You know what some journalists do when we get behind the wheel of a test vehicle... we hammer the throttle, shift at redline, late-apex every corner, and hope the manufacturer doesn't measure tire-tread depth after the car is returned. Different behavior wouldn't be in-line with The Official Journalist Creed.
Well, the creed is more a set of guidelines than rules, so our responsible behavior whilst participating in the Audi Mileage Marathon can be excused. During our three full days behind the wheel of a 2009 Audi Q7 fitted with the 3.0-liter turbo-diesel, we were easy on the throttle, coasted a lot, and worked to maximize fuel economy, not speed. The results were impressive, as we achieved almost 31 mpg during one jaunt from Mammoth Lake to Monterey, California. Furthermore, when we drove with complete disregard for efficiency, we still couldn't push our average mileage below 26 mpg. This kind of fuel economy matches that of many smaller sedans and is similar to what we observed when driving the 2009 Chevrolet Malibu Hybrid.
What makes the new Q7 TDI's mileage remarkable is that it comes from a full-size, luxurious SUV that seats seven, tips the scales at more than 2.5 tons, and has fourteen cupholders. This isn't your typical eco-weenie penalty box on wheels - it's a leather-lined and fully equipped vehicle with just about every feature you could want. Voice-activated navigation, Bluetooth, and an iPod adapter, for instance, are available and were fitted to our test car.
These features, however, don't separate the 2009 Q7 from any other highline SUV; Audi's fifty-state legal 3.0-liter TDI V-6 does. The turbocharged (T) diesel with direct injection (DI) joins two gasoline engines in the Q7 lineup: a 3.5-liter V-6 and a 4.2-liter V-8. The diesel highlights Audi's approach to improving fuel economy and emissions, and the engine recently earned the stringent fifty-state Bin 5/LEV II certification.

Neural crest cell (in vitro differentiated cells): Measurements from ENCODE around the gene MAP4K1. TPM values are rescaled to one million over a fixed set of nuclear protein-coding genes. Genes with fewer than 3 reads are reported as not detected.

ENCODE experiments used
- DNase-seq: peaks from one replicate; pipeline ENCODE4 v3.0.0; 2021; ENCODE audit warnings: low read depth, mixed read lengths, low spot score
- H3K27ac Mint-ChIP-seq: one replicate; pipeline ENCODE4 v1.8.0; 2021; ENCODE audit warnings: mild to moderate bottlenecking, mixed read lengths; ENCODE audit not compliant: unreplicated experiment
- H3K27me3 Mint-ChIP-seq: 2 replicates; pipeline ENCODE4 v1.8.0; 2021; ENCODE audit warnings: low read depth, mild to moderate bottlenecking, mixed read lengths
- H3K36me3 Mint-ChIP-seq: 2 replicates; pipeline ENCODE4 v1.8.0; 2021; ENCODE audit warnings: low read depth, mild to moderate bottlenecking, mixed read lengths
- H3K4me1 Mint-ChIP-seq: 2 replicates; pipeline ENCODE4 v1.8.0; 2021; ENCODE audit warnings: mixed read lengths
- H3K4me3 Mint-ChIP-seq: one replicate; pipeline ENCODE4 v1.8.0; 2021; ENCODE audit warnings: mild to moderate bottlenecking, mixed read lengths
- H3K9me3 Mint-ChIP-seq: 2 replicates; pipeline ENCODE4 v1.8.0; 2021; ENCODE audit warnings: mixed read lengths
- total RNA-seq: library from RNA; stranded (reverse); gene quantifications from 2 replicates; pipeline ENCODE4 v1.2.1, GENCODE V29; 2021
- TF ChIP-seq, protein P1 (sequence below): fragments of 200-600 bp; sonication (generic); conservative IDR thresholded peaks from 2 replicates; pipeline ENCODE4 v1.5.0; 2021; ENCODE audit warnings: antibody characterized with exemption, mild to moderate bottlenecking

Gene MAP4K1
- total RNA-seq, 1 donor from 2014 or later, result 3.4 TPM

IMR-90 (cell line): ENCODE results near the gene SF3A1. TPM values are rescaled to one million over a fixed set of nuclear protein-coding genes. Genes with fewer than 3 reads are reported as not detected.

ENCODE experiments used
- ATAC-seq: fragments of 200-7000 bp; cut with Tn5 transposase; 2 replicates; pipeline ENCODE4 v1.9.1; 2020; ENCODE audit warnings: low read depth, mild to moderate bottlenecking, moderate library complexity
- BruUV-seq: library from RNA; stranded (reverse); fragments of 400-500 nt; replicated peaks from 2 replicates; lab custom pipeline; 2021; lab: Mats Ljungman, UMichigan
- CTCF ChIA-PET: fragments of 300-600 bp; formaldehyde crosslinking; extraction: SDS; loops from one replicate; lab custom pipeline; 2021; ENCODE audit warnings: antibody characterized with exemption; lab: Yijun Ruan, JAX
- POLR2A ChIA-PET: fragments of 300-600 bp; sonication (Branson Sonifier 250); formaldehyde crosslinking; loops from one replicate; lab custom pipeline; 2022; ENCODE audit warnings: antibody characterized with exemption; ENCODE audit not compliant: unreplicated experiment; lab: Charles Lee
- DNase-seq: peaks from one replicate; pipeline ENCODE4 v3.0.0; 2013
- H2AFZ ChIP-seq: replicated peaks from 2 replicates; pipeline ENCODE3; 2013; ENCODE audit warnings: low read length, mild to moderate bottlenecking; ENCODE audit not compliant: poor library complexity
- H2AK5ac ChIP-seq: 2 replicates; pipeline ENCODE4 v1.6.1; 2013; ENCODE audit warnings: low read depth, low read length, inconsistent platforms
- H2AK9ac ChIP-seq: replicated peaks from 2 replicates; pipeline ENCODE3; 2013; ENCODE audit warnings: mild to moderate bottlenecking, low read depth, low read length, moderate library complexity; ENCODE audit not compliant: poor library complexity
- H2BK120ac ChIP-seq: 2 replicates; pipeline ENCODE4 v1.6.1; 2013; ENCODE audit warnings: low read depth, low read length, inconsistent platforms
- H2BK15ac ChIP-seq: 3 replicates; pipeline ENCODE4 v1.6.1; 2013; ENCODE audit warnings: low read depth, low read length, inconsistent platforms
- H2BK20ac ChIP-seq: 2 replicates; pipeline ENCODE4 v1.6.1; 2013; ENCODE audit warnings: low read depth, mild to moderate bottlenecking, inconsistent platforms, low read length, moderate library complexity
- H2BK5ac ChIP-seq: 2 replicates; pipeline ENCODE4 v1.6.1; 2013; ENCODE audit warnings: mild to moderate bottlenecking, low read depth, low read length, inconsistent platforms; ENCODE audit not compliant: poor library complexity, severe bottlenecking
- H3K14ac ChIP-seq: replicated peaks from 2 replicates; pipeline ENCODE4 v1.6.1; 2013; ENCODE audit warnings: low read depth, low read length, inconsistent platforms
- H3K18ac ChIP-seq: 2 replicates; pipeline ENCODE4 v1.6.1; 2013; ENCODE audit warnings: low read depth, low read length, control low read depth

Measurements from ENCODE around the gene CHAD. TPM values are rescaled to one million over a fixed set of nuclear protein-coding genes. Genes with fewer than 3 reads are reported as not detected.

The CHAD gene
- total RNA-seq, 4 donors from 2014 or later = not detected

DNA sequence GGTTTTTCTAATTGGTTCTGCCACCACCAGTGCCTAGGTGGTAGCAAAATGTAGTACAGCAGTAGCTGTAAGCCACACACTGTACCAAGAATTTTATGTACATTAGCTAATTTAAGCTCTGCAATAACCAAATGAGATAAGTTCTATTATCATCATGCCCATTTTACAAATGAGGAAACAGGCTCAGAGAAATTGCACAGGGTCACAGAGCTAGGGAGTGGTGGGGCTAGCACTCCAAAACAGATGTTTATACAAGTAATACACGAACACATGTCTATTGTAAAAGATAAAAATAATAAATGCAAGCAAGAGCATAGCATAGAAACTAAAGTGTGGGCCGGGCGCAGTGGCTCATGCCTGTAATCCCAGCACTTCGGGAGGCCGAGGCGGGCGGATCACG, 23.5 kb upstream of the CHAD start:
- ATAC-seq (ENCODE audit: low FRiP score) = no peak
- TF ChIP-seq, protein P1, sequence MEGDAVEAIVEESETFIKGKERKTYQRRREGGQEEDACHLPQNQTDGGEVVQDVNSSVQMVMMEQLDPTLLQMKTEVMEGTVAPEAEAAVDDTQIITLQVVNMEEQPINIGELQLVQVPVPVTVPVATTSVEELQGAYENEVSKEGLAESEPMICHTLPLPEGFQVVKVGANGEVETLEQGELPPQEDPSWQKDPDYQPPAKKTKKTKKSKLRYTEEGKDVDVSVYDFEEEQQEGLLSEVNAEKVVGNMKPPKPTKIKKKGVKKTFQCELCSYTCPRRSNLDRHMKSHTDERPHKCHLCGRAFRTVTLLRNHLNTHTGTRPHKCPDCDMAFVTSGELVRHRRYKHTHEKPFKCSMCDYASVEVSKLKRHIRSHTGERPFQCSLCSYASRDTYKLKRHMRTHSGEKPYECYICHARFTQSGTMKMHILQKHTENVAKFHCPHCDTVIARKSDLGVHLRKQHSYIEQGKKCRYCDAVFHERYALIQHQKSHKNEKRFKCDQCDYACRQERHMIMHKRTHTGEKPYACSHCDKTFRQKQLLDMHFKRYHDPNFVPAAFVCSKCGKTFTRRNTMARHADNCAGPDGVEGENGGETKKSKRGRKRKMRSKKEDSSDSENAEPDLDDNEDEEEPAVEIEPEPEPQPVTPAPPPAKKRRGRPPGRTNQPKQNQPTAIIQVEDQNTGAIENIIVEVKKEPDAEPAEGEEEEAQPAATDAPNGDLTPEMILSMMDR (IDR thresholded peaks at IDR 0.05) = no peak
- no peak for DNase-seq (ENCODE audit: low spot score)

The 3.0-liter turbo-diesel produces 221 hp and 406 lb-ft torque. The single, variable-geometry turbo resides in the valley of the cylinder vee. Maximum boost is a staggering (by gasoline engine standards) 37.7 psi. Cylinder heads made from a high-strength vermicular graphite iron weigh fifteen percent less than traditional cast iron and utilize four valves per cylinder. Fuel is delivered through a pressurized common rail to piezo injectors at 29,000 psi.
With this kind of pressure, the injectors optimally provide fuel over the entire power stroke to maximize efficiency and minimize noise. The traditional semitruck-like diesel sound comes from the fuel charge igniting all at once. The 3.0-liter TDI delivers and burns each fuel charge over a brief span of time, thereby reducing engine noise.